Lebanon’s elections yielded few surprises, says Crisis Group’s Lebanon, Syria and Iraq Project Director Heiko Wimmen in this Q&A. Hizbollah is slightly stronger and its main rival weaker. But the polls do represent a return to normalcy.
President Aoun called suspected Israeli drone strikes on Iran-allied militias in Lebanon a declaration of war, raising risk of escalation in Sept. In capital Beirut, two Israeli drones 25 Aug attacked Hizbollah stronghold, one crashed and other exploded and damaged its media centre; attack reportedly targeted and destroyed equipment related to Hizbollah’s precision-guided missiles program. Israel 26 Aug conducted drone attack on military posts of Iran-backed armed group Popular Front for Liberation of Palestine-General Command near Qusaya in east, no reported casualties. President Aoun 26 Aug called Beirut attack “declaration of war” and PM Hariri called it “blatant violation of Lebanese sovereignty”. Hizbollah leader Nasrallah same day condemned “aggression”, pledging to down any Israeli aircraft that entered Lebanese airspace and retaliate for future Israeli killings of Hizbollah members in Syria. Political deadlock over deadly shoot-out in June involving supporters of two rival Druze parties thawed mid-Aug. Leaders of rival parties met and reconciled 9 Aug; cabinet next day convened for first time in six weeks. Following talks in Washington with U.S. Sec State Pompeo, Hariri 15 Aug expressed his commitment to U.S.-led negotiation process to resolve Israel-Lebanon land and maritime border dispute.
Four years after plunging into Syria’s civil war, Hizbollah has achieved its core aim of preserving the Assad regime. Yet with no clear exit strategy, the Lebanese “Party of God” faces ever greater costs unless it can lower the sectarian flames, open dialogue with non-jihadist rebel groups and help pave the way for a negotiated settlement.
The fate of the border town Arsal mirrors Lebanon’s many policy failures. The government applies heavy-handed security at the expense of basic services and fair economic opportunities. It should change its policies to become more flexible, accountable and supportive of Syrian refugees – and receive more international help in return.
Lebanon is surviving internal and regional strains remarkably well, but this resilience has become an excuse for tolerating political dysfunction. If the Lebanese political class does not take immediate steps like holding long-overdue elections, fighting corruption and promoting the rule of law, its complacency will only make an eventual fall harder and costlier.
Hizbollah’s intervention in Syria strengthens the Assad regime but transforms the Shiite movement as it redefines the enemy and itself within the confines of an increasingly sectarian struggle.
As the Syrian conflict increasingly implicates and spills over into Lebanon, a priority for its government and international partners must be to tackle the refugee crisis, lest it ignite domestic conflict that a weak state and volatile region can ill afford.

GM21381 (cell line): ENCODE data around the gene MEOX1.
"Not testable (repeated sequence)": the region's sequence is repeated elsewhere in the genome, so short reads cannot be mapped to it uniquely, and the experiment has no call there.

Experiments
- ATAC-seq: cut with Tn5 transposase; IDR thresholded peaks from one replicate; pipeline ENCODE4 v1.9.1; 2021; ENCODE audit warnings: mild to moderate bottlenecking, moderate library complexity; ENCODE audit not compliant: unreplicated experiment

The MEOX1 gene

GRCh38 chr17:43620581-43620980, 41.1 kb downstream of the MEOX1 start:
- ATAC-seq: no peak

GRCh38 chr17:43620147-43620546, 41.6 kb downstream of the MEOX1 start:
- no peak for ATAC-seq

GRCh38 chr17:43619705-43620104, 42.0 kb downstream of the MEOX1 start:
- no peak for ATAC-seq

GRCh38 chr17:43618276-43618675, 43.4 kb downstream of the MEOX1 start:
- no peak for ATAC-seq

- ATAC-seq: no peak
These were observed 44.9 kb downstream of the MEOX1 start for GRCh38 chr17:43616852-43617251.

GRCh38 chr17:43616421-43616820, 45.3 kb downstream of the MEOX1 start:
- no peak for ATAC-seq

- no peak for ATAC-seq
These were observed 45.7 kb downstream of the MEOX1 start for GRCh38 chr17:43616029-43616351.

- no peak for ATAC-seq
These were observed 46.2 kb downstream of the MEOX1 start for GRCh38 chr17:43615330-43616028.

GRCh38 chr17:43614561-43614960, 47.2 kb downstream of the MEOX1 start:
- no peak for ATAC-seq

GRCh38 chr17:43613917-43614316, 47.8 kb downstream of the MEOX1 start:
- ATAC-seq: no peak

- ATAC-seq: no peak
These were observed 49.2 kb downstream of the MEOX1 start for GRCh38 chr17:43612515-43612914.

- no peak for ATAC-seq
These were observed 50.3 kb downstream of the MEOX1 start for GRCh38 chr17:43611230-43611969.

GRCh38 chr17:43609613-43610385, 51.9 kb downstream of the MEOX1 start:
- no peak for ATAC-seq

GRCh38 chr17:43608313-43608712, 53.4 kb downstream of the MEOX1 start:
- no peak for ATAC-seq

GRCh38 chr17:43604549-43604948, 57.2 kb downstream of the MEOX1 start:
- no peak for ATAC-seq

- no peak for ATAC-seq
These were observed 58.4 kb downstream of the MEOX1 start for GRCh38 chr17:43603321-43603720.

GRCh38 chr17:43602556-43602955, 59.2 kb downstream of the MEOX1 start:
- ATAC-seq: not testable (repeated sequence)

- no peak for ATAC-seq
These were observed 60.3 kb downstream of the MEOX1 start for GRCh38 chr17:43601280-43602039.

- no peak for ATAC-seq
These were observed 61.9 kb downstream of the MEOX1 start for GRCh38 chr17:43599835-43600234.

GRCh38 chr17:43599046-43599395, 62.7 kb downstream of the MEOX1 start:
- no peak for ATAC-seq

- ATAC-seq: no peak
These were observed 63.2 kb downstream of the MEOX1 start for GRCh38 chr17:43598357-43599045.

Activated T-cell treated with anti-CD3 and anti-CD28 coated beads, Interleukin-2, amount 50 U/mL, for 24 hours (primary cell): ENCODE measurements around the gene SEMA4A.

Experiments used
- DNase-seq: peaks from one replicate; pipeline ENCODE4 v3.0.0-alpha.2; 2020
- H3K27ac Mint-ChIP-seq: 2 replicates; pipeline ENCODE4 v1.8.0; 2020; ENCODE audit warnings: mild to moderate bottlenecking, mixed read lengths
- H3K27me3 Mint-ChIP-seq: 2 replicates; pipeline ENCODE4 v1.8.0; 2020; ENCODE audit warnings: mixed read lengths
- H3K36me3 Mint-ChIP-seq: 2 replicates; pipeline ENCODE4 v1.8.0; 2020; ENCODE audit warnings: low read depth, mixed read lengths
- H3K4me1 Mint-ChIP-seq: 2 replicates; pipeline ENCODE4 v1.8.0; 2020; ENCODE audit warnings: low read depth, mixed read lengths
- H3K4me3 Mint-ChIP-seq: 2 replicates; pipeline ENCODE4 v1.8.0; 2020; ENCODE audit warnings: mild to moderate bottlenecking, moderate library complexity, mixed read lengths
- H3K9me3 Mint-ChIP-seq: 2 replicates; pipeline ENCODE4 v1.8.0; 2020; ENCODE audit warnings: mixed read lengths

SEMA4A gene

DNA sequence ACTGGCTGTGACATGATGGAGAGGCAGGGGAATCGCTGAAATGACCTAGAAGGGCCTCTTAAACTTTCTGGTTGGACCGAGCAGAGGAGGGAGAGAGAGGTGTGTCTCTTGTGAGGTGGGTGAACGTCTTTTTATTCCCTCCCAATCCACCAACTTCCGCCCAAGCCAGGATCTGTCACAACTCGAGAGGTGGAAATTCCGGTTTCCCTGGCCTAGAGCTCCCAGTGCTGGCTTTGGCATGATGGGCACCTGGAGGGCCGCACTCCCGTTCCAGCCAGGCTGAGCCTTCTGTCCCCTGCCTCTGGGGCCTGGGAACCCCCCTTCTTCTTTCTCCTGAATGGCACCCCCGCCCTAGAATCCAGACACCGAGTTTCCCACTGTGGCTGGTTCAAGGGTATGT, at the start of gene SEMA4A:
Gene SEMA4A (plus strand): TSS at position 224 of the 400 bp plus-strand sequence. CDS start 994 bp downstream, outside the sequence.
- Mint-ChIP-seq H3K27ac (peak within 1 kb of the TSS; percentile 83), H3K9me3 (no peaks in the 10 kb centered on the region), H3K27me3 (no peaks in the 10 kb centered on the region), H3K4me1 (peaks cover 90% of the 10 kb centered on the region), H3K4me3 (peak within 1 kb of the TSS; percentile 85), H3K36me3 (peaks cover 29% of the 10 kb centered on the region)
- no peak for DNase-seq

Syria’s civil war is spilling beyond its borders and threatening Lebanon’s stability. More than ever, it is crucial that Lebanon’s leaders address the fundamental shortfalls of their governing structure, which exacerbate factionalism and leave the country vulnerable to the chaos next door.
[The Trump administration] is content allowing Israel to take the lead in pushing back against Iranian and Hezbollah influence in Syria.
The real risk [for Israel and Lebanon] is that of a miscommunication or accident being a trigger of a conflict across their border.
[The return of Assad’s forces to the border] has the potential of creating a more united front of resistance between Lebanon and Syria against Israel.
Hezbollah thrives on its position of being a state within a state, an alternative provider for all kinds of things [when Lebanon's political institutions are weakened].
Hariri as [Lebanon's] Prime Minister created the impression that coexistence with Hezbollah and by extension with Iran was possible; his departure is designed to erase any doubt.
For months now, [Israel] has been sounding alarm bells about Hezbollah’s and Iran’s growing footprint in Syria, and about the Lebanese capacity to produce precision-guided missiles.
With the U.S. threatening a retaliatory response to apparent chemical attacks in Syria and escalating tensions between Israel and Iran, Crisis Group has raised the threat of confrontation to the highest possible level in its early-warning platform the Iran-U.S. Trigger List.
Eight members of International Crisis Group’s Council and Ambassador Council joined a trip to Lebanon alongside Crisis Group staff in November 2017 to examine the consequences of the Syrian war since 2011. In this op-ed and an accompanying video, Crisis Group supporters from the Council reflect on the Syrian refugees they met and Lebanon’s increased fragility as a result of its enormous new burdens.
Lebanon hosts some 1.5 million Syrian refugees, more refugees per capita than anywhere in the world. International support is needed to keep this fragile country from reaching the breaking point.
Originally published in Al Araby